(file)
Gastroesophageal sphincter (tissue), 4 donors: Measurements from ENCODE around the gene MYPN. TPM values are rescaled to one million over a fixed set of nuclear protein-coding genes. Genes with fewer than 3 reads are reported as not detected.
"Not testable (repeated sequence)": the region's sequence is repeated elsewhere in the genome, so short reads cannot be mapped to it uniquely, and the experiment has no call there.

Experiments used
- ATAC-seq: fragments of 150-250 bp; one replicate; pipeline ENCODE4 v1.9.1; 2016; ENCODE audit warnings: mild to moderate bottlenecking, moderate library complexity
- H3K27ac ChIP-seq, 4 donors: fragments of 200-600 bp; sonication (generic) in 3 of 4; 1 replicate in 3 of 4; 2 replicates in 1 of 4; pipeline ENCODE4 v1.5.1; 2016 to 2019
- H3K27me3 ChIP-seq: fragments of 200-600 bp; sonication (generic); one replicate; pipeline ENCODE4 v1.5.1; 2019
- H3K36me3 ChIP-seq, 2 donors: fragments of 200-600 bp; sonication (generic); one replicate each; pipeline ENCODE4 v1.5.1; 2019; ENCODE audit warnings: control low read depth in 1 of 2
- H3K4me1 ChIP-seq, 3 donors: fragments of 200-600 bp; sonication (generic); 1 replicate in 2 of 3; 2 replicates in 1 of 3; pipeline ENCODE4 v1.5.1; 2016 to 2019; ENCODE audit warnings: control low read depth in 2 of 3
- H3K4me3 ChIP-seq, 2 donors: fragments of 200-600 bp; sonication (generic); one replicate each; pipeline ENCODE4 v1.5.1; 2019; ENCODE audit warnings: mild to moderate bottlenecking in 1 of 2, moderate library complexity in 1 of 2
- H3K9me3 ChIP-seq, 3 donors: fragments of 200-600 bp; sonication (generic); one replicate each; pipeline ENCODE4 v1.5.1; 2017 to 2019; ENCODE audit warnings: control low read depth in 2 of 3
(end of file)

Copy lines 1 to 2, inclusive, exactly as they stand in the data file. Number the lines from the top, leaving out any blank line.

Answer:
Gastroesophageal sphincter (tissue), 4 donors: Measurements from ENCODE around the gene MYPN. TPM values are rescaled to one million over a fixed set of nuclear protein-coding genes. Genes with fewer than 3 reads are reported as not detected.
"Not testable (repeated sequence)": the region's sequence is repeated elsewhere in the genome, so short reads cannot be mapped to it uniquely, and the experiment has no call there.